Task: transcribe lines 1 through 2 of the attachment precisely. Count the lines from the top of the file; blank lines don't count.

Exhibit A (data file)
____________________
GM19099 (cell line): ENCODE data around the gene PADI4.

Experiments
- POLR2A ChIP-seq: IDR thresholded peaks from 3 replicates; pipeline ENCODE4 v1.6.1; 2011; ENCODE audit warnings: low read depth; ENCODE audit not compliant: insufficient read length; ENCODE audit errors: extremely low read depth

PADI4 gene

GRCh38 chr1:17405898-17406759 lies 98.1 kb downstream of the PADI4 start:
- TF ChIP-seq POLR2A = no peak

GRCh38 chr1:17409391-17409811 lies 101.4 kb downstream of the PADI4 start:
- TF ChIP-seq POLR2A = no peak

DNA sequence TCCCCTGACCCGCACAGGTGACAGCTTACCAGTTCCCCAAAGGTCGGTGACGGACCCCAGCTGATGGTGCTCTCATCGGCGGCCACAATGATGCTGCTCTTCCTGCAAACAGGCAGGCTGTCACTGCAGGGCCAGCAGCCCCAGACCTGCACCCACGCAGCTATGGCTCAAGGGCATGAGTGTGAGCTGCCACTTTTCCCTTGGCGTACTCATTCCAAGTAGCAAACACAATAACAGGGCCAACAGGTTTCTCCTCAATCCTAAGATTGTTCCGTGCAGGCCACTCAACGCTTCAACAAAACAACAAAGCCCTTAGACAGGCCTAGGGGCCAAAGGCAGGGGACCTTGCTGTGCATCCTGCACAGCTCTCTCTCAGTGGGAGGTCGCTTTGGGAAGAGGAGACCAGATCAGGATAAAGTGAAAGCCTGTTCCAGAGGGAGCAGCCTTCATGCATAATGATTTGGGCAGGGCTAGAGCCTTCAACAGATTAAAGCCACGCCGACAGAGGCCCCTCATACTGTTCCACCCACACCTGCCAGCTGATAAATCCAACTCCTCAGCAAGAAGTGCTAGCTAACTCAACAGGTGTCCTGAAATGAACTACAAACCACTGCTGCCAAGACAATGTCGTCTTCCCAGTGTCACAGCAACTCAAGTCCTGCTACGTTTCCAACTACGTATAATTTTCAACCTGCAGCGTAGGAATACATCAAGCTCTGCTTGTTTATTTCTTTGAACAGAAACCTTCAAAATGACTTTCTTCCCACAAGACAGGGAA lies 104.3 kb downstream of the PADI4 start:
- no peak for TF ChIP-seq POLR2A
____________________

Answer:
GM19099 (cell line): ENCODE data around the gene PADI4.

Experiments